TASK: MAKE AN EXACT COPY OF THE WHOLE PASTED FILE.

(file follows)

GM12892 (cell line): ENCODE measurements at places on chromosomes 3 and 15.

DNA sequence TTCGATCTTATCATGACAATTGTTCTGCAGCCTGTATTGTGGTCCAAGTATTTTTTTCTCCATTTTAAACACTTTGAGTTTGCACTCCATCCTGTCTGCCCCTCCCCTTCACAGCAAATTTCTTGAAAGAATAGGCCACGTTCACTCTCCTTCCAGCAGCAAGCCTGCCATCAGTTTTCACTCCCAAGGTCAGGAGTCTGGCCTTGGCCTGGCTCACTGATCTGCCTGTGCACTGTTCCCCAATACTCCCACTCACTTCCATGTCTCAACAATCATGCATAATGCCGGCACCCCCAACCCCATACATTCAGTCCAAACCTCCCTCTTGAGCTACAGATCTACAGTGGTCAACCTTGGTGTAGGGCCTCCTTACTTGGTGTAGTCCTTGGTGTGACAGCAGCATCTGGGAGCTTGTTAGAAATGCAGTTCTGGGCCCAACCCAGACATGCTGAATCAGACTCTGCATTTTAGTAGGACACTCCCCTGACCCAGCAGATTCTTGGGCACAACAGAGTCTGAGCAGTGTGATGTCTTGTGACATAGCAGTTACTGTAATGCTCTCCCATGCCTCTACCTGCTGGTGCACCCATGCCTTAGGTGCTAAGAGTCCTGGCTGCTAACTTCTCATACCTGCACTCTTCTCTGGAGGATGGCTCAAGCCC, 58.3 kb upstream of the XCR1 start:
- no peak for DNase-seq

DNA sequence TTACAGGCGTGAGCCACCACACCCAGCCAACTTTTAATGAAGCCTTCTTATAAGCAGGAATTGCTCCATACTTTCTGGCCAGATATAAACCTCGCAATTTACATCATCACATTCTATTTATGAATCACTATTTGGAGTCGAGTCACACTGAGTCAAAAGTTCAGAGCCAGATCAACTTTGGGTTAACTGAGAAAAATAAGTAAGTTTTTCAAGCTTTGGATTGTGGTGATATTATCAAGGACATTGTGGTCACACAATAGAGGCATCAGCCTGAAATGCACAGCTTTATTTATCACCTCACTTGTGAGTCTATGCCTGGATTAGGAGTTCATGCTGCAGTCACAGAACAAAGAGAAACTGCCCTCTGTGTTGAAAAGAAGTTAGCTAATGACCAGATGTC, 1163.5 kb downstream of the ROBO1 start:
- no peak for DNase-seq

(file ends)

GM12892 (cell line): ENCODE measurements at places on chromosomes 3 and 15.

DNA sequence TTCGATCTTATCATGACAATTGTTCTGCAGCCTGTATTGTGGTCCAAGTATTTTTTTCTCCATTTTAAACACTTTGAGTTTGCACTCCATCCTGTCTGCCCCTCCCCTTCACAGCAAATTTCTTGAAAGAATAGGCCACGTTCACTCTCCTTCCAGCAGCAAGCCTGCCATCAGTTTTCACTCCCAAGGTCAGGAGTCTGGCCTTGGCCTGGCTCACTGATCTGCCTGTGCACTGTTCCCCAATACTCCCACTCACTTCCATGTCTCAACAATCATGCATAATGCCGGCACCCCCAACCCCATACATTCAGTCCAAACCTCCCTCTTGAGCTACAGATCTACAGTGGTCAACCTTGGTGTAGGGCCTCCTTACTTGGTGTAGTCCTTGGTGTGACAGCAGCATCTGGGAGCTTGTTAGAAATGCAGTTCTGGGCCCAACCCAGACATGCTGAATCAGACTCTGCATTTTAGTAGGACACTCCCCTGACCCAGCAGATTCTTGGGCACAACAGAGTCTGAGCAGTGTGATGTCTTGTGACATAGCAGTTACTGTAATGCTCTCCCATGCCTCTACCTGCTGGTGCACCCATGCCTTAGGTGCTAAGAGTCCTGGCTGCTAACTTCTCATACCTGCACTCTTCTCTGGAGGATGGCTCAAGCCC, 58.3 kb upstream of the XCR1 start:
- no peak for DNase-seq

DNA sequence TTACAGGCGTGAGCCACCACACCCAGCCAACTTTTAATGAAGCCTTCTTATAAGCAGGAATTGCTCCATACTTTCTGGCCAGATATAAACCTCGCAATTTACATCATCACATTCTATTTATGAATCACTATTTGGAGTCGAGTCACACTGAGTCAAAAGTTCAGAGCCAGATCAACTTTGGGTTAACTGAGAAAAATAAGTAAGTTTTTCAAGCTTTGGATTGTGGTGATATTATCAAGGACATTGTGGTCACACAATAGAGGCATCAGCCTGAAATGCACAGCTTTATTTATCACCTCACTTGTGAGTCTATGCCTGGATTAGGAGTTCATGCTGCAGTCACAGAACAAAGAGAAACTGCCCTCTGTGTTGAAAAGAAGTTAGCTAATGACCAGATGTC, 1163.5 kb downstream of the ROBO1 start:
- no peak for DNase-seq